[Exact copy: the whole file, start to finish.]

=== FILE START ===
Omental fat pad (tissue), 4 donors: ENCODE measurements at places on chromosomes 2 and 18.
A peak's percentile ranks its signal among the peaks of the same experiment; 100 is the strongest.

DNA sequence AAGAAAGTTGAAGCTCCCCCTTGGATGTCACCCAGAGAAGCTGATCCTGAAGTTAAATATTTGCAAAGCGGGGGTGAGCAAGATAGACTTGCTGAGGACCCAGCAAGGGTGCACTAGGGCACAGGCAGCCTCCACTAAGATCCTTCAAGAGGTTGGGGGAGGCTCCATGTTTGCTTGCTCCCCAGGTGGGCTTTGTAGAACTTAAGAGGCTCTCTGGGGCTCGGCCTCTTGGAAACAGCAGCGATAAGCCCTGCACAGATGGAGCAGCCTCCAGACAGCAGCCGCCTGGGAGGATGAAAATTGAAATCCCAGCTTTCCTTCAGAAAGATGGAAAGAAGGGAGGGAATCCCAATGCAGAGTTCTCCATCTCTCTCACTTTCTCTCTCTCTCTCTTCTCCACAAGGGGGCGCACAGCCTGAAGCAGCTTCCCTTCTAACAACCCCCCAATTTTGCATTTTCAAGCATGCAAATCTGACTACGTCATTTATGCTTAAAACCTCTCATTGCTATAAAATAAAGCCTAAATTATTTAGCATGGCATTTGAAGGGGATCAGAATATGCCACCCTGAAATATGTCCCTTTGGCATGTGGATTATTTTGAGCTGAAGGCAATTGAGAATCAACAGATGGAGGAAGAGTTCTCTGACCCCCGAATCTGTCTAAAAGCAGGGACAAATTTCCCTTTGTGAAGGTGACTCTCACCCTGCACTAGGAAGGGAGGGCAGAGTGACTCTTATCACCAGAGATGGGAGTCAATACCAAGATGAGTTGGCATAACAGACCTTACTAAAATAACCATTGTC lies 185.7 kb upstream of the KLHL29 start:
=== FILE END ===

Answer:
Omental fat pad (tissue), 4 donors: ENCODE measurements at places on chromosomes 2 and 18.
A peak's percentile ranks its signal among the peaks of the same experiment; 100 is the strongest.

DNA sequence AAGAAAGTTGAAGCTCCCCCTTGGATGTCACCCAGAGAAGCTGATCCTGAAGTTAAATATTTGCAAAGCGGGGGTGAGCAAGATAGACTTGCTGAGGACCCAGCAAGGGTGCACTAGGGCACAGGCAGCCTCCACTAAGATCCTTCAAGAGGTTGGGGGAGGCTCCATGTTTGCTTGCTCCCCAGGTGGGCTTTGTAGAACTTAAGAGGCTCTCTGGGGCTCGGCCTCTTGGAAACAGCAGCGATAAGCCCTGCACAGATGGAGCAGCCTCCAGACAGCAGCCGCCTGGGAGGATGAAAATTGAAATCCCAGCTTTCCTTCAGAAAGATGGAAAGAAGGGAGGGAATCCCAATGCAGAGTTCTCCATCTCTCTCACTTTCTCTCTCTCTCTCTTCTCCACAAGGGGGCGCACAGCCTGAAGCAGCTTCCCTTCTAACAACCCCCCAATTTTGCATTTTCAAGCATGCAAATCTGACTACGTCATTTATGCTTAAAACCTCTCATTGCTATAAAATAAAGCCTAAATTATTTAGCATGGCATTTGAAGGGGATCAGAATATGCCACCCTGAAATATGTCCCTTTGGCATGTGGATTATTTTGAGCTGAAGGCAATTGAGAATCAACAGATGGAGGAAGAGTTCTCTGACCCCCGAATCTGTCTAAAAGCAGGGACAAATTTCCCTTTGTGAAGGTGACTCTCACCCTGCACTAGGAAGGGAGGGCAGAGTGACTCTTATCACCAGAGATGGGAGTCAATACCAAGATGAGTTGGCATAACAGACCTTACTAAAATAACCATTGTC lies 185.7 kb upstream of the KLHL29 start: